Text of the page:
Examines the marketing concept (MC) and its foundation of customer orientation. Proposes that the General Electric Company promulgated MC and that this followed the Second World War, before being accepted formally by academics. States that the two major concepts are: that consumers know what they want; and that consumer sovereignty prevails. Believes marketers cannot take consumers as a given nor take them for granted and neither can manufacturers or they will also suffer. Questions whether consumers are always informed about products and what exactly they require and whether firms see themselves as merely responding to the market flow. States, in conclusion, that marketing communications can help shape wants and beliefs and that marketers should aim their best efforts at this area to enable better contacts.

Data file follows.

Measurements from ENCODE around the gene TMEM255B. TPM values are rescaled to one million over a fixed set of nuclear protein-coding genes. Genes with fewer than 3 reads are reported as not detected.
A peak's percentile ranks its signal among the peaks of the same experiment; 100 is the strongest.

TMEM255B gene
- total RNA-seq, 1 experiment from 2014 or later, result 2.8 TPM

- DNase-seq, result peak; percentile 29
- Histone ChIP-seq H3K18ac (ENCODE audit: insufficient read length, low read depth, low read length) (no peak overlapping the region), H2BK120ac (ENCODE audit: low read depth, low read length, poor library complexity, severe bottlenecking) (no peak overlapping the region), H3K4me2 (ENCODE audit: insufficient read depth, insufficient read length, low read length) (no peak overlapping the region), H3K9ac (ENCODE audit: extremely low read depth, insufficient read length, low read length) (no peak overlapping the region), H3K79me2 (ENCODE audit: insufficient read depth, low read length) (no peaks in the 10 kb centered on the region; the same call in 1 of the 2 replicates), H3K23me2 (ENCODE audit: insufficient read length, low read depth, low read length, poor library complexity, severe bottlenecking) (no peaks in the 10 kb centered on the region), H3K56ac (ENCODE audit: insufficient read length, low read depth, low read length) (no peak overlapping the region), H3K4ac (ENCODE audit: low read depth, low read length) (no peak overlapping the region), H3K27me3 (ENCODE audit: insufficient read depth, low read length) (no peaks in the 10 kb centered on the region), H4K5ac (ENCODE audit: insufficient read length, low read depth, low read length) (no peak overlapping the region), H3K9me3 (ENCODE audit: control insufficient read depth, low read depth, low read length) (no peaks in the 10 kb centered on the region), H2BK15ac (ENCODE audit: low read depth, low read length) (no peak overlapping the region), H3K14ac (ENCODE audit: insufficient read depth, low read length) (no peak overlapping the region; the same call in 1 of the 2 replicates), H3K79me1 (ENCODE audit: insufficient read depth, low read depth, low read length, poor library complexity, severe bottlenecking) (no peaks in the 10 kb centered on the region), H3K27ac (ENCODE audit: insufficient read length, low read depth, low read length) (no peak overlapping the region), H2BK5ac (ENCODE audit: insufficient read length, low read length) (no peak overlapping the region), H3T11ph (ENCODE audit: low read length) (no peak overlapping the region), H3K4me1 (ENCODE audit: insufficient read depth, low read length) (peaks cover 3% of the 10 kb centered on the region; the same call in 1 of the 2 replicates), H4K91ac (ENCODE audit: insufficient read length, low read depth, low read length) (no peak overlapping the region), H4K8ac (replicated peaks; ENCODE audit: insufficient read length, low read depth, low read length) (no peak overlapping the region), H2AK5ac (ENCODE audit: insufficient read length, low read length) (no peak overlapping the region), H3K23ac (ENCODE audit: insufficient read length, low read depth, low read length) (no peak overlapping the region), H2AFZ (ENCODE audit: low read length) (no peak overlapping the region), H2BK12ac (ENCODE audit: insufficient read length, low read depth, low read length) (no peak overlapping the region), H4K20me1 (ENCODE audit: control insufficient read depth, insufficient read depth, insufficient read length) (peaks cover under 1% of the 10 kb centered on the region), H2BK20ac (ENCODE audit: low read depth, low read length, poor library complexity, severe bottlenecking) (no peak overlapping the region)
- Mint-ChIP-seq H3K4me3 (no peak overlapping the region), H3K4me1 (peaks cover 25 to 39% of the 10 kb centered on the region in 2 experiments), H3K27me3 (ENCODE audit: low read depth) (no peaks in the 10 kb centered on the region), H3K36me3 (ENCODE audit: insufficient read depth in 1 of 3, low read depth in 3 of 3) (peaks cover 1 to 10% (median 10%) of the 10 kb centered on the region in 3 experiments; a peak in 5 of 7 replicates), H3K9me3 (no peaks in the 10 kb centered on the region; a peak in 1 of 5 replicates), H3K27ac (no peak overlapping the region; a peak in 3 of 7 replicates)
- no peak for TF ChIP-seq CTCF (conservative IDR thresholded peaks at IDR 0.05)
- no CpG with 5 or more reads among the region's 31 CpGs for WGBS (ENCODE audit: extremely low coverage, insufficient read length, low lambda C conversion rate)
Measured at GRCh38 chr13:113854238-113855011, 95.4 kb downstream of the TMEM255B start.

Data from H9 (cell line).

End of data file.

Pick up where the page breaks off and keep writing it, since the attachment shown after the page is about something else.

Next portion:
Dickinson, R., Herbst, A. and O’Shaughnessy, J. (1986), "Marketing Concept and Customer Orientation", European Journal of Marketing, Vol. 20 No. 10, pp. 18-23. https://doi.org/10.1108/EUM0000000004757Download as .RIS
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